Time your travel
If I want to sleep while travelling, I'll opt for very early or late flights so I'm naturally tired. Not only does this save you trying to force yourself to sleep but it's less likely to have a domino effect and impact on your sleep after travelling.

Dress for the occasion
Wearing the right clothes is crucial to being comfortable enough to get some quality rest. Choose items that aren't too restrictive, in soft and cosy materials. Make sure you have layers so you can put on a warm jumper if you get cold or remove it if you're too hot. Don't forget a scarf as well - this can double as a blanket to really make you feel as though you're in bed.

Do you usually sleep while travelling? What are your tricks for getting some upright shut eye in a seat? 

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    COMMENTS

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    MICK
    27th May 2017
    9:58am
    Whilst you discuss how to help the situation a 14 flight is a 14 hour flight and you CANNOT get a comfortable sleep in a seat. All you can get is degrees of discomfort.
    The only way to alleviate the problem is to get a row of 4 seats which can be turned into quite a comfortable bed. no chance of that on heavily booked flights.
    Anonymous
    27th May 2017
    6:19pm
    typical answer of our masked blowfly mickey, the know-all of travel, most likely never been past his/her frontgate
    Tom Tank
    27th May 2017
    10:52am
    We flew Qantas from Melbourne to Christchurch recently. The flight left Melbourne just on midnight and was in Christchurch at 5.15am local time.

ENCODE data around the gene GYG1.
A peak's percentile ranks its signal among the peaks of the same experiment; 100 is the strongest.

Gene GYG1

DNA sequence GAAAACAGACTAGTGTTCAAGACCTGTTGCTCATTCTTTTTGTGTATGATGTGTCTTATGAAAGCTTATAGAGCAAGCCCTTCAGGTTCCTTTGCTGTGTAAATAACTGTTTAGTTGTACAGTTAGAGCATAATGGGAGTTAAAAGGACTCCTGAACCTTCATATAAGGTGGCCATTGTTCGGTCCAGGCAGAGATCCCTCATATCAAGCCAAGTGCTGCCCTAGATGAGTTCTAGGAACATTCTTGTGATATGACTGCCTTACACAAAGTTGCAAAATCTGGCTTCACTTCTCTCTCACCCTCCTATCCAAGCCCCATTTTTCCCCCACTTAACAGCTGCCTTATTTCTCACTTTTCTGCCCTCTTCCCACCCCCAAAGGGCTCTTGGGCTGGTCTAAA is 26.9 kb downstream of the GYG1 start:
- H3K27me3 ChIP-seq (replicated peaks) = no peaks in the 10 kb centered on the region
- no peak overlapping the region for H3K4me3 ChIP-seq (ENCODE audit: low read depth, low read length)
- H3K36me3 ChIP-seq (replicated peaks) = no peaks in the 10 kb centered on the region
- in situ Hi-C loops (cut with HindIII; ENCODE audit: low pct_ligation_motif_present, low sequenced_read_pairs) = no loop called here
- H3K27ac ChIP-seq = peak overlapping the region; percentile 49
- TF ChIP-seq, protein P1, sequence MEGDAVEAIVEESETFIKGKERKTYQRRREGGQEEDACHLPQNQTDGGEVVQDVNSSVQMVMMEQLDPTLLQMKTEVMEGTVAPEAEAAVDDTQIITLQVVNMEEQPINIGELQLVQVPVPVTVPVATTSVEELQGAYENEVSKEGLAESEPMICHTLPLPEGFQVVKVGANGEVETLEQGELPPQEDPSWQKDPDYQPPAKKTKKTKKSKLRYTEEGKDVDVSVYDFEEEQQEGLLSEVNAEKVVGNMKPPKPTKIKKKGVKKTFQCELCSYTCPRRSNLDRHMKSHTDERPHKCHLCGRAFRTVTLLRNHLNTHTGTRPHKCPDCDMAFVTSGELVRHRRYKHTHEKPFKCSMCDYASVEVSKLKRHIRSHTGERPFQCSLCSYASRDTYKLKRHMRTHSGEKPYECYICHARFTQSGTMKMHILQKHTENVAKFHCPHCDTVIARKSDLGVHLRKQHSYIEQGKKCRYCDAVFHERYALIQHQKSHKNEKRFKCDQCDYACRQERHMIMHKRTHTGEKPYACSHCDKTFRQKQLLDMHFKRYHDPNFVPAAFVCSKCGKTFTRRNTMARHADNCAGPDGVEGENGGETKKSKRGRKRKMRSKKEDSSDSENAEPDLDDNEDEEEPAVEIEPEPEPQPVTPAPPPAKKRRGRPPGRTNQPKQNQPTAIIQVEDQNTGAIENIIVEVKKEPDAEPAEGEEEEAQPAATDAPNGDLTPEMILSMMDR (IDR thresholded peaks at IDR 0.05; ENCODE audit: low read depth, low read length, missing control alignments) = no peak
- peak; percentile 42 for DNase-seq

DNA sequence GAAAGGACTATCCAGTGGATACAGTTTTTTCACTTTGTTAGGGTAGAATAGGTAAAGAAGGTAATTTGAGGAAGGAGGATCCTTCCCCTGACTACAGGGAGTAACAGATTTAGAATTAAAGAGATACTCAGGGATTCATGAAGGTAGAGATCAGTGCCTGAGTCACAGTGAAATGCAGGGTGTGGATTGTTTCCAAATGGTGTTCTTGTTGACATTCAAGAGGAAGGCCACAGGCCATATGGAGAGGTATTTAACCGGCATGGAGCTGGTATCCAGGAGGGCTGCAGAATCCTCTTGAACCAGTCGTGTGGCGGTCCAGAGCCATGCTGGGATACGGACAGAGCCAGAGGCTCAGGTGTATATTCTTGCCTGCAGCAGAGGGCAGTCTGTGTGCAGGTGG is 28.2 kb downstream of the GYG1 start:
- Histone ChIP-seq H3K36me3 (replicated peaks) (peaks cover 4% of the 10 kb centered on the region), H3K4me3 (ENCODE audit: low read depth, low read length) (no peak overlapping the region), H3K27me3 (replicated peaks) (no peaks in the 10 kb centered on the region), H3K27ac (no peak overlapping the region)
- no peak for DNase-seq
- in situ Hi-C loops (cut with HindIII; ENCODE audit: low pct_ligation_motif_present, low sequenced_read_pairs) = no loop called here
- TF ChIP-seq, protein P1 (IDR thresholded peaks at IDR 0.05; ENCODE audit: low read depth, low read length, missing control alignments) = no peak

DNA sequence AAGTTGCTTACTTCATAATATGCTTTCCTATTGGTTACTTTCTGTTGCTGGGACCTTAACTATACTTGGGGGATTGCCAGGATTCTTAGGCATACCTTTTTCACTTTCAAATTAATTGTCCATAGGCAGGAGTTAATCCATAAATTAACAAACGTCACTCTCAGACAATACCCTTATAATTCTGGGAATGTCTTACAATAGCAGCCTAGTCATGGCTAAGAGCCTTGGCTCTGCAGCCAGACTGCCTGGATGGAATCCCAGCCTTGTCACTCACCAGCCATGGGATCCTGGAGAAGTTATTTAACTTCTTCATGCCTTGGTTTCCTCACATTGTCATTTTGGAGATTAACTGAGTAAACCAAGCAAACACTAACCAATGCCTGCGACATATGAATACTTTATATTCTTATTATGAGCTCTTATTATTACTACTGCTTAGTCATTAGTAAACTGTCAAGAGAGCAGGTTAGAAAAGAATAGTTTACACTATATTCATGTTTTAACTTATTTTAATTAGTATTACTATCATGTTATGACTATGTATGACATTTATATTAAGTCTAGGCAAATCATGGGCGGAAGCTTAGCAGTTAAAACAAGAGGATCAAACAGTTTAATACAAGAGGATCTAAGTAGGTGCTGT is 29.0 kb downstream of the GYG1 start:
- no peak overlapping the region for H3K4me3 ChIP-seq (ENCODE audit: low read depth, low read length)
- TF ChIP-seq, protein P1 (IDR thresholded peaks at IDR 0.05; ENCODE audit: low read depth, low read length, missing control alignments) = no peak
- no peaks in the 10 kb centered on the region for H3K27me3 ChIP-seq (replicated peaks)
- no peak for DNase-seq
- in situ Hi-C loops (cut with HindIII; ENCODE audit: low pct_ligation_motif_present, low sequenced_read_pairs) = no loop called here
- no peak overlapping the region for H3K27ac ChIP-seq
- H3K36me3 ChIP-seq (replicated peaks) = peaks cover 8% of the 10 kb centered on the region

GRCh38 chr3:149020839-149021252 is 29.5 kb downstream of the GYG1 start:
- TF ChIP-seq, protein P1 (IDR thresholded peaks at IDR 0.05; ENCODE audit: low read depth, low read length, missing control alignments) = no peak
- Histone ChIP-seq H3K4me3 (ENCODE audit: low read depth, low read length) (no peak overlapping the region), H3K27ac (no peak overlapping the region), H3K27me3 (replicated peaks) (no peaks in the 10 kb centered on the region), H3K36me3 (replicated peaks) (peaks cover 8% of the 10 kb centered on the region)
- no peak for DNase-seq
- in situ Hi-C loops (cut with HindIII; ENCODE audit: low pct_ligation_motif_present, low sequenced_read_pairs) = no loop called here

We ended up going 36 hours without sleep. We forced ourselves into Christchurch and walked, took the tram, walked again trying to stay awake and eventually hit the sack about 6.30 pm local time. It was a real struggle and while Christchurch is an interesting city wee could not do it justice.
    The timing of some flights simply make sleep impossible and Qantas don't really help with their schedule.
    MICK
    27th May 2017
    3:49pm
    That flight is a 2.5 hour flight Tom.
    We can relate to the time awake and the best measure is the do a doorstep to doorstep count. Our trips overseas always range between 30 hours and 45 hours, the latter being a trip with Malaysian Airlines which was off the scale. It's a long time between proper sleeps.
    JAID
    27th May 2017
    12:16pm
    I like the earliest morning flights for these short trips TomT. I have not travelled from Melbourne but from Sydney you leave about 8am and are into Christchurch City comfortably in time for a late-ish lunch. Probably in line with the recommendation here, leaving Sydney about 6pm gets you right into the city before midnight local time which can be OK for pre-booked accommodation and good for sleeping. These flights don't really require a nap but if you have had a hard day before the evening one you may nod off. Melbourne would only add 10 or 15 minutes if you can get flights around this time there. Christchurch is a great city worth more trips.